45: The Hardest Word
It was the beginning of spring and Dante Orpheus was following his mother through the Ritches Estate orchard.
“If you want to be an artist, pay attention to the world around you,” she told him. “The more details you recognise, the better you’ll become. Making things up is fine and all, but if other people can’t relate to them, they’re powerless.”
She knelt by a patch of purple flowers growing around the roots of a tree and beckoned him over. “This is heather,” she said. “Look at its colours, Dante, its shape, its texture. Then close your eyes and try to remember what you saw. Paint it.”
“But I didn’t bring my paints,” said Dante.
His mother laughed. “In your head, silly,” she said. “Paint a picture with your thoughts. Artists can see their surroundings even with their eyes closed. Isn’t that right, Shelley?”
With a gasp of surprise and a rustle of leaves, a notebook tumbled out of the branches above, loose sheets of paper trailing after it like falling leaves. Dante spied Shelley Eoghan’s frightened face peeking out from behind the tree’s trunk.
“M—Ms Orpheus! I’m sorry! I didnae mean…”
Dante’s mother smiled her crescent-moon smile. “It’s okay,” she said. “You’d be a very talented lady indeed if you could to hide from somebody like me.”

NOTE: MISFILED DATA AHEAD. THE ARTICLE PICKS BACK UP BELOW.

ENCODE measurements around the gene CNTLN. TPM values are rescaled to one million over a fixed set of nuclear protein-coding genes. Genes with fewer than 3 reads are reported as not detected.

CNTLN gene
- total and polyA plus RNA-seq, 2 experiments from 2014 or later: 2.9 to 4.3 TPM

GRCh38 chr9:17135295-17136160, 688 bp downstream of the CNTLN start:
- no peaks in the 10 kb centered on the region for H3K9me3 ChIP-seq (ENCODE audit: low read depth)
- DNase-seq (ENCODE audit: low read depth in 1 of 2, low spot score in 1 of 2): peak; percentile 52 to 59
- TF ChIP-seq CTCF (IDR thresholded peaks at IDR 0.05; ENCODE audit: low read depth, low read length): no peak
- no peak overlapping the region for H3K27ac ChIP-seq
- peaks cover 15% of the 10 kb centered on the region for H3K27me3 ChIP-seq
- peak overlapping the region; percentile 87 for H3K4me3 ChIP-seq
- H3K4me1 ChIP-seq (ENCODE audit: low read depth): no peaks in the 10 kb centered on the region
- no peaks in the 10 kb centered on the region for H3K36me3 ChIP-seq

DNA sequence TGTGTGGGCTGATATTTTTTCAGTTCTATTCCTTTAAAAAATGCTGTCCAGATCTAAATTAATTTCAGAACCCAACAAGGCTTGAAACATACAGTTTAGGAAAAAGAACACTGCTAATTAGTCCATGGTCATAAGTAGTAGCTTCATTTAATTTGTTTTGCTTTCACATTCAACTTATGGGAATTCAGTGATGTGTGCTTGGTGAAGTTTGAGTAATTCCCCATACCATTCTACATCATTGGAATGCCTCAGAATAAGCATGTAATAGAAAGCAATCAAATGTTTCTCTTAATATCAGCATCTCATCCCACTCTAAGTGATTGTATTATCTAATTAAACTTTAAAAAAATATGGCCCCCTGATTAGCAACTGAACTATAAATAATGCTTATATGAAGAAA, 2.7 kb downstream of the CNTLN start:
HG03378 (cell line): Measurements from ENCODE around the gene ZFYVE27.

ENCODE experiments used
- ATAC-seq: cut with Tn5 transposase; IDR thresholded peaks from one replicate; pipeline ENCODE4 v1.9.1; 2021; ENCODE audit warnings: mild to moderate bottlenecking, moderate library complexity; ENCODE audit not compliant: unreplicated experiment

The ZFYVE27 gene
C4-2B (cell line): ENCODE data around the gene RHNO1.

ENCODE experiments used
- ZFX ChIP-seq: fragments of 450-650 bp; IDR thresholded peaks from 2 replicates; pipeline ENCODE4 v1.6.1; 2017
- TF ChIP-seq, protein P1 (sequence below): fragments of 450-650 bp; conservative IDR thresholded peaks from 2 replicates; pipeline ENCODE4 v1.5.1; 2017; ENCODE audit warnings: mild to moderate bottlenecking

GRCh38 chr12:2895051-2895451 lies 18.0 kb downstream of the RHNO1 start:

The kids from the Aristocracy said Shelley Eoghan was a witch and that her parents were demons, but Dante figured she was just quiet, and very, very clever. The Aristocracy didn’t like clever people. That was why they didn’t like his mother.
Ophelia Orpheus picked up the fallen notebook and handed it to Shelley as she climbed down from the branches above. “Were you writing another story?” she asked.
Dante picked up one of the loose sheets of paper and turned it over. It was a scrawled drawing of something with four legs and two tails. “Is this supposed to be a cat?” he asked. “Or a dog?”
“I—it’s Shuck,” replied Shelley. “Black Shuck. People think he’s a monster, but he’s kind, really. He’s supposed tae be like a cross between a cat and dog,” she added, blushing.
“You need to pay attention to the world around you,” said Dante. “It doesn’t look anything like a cat or a dog.”
“Sorry,” said Shelley, taking back the drawing and burying it in the pages of her notebook. “I—I’m nae good at drawing. Not like you.”
“Oh, so my son has a reputation, does he?” said Dante’s mother, looking down at him with her hands on her hips. “What’s say we put that talent to the test and see how well he does drawing this Shuck character, ‘ey, Shelley?”
As Shelley turned her eyes on him, Dante dug his hands into his pockets and mumbled his acceptance.
Chapter 45 End
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I wonder what Shelley thinks of all this…